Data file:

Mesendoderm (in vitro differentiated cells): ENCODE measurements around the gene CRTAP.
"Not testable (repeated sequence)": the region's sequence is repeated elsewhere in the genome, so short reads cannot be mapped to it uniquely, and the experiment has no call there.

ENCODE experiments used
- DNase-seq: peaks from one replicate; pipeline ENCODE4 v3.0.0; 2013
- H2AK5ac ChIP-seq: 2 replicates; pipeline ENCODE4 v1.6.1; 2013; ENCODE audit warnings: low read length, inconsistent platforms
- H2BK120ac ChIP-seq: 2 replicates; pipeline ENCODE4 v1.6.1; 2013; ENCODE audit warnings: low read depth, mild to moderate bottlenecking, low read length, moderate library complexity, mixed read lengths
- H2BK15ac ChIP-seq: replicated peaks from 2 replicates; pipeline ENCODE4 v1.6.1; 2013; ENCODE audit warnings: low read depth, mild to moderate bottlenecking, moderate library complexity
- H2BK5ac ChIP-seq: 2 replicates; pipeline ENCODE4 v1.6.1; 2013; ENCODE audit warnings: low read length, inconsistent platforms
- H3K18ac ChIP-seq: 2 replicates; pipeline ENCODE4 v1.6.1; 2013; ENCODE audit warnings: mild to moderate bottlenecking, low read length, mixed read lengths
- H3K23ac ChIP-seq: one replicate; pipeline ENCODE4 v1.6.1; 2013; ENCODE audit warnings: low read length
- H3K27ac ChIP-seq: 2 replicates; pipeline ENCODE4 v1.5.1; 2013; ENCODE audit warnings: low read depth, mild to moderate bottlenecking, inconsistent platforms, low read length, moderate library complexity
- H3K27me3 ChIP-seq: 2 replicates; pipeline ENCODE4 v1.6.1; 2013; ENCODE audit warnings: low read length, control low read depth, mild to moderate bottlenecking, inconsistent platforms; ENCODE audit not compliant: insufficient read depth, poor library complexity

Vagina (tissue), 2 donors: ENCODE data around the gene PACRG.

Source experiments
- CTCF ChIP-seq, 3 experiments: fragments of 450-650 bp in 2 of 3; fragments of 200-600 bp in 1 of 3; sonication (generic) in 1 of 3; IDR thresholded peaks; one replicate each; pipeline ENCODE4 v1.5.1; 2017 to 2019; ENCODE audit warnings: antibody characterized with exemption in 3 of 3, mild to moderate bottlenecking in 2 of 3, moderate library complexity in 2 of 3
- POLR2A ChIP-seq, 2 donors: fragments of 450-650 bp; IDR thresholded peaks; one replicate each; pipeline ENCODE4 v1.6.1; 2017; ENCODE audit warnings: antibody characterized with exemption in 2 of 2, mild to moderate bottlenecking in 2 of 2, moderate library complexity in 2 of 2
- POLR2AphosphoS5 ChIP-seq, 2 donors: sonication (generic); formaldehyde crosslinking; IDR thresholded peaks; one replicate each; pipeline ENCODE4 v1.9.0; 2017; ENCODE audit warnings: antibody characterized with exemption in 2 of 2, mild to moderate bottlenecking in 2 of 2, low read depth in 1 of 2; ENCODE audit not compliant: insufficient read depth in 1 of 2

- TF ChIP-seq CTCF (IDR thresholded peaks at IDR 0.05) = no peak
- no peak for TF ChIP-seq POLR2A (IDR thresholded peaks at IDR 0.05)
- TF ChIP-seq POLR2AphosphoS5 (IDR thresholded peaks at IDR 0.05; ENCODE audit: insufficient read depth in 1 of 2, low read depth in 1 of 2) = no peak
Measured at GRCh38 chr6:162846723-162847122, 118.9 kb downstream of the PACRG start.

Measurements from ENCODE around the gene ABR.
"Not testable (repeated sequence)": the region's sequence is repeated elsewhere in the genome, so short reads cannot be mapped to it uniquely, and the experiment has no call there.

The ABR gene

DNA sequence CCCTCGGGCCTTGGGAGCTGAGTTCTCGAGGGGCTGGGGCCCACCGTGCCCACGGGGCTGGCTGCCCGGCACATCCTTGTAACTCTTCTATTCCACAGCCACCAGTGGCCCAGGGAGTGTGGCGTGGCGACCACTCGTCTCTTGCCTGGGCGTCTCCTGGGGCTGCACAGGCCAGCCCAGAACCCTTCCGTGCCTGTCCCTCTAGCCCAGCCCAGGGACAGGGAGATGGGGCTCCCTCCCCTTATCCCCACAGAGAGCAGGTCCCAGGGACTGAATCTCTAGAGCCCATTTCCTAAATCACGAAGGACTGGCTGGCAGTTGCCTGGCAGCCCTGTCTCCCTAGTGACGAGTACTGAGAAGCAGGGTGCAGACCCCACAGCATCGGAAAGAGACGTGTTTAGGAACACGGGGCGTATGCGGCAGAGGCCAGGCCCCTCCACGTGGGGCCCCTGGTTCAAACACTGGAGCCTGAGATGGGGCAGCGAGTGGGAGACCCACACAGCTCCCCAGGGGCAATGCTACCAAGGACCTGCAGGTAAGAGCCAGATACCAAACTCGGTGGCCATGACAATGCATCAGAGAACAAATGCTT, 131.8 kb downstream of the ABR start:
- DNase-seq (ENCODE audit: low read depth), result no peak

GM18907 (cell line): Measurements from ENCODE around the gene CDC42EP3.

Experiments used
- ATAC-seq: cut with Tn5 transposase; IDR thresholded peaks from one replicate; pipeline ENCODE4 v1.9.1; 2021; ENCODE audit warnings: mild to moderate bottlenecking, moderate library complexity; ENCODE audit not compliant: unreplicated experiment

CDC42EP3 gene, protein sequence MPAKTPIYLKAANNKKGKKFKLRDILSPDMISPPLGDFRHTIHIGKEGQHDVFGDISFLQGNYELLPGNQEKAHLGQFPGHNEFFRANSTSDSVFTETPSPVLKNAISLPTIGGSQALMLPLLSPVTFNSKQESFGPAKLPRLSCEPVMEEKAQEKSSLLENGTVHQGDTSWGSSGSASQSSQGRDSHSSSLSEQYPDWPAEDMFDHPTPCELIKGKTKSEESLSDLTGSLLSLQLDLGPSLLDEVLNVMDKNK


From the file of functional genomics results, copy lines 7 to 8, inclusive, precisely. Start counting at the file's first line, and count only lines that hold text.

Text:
- H2BK15ac ChIP-seq: replicated peaks from 2 replicates; pipeline ENCODE4 v1.6.1; 2013; ENCODE audit warnings: low read depth, mild to moderate bottlenecking, moderate library complexity
- H2BK5ac ChIP-seq: 2 replicates; pipeline ENCODE4 v1.6.1; 2013; ENCODE audit warnings: low read length, inconsistent platforms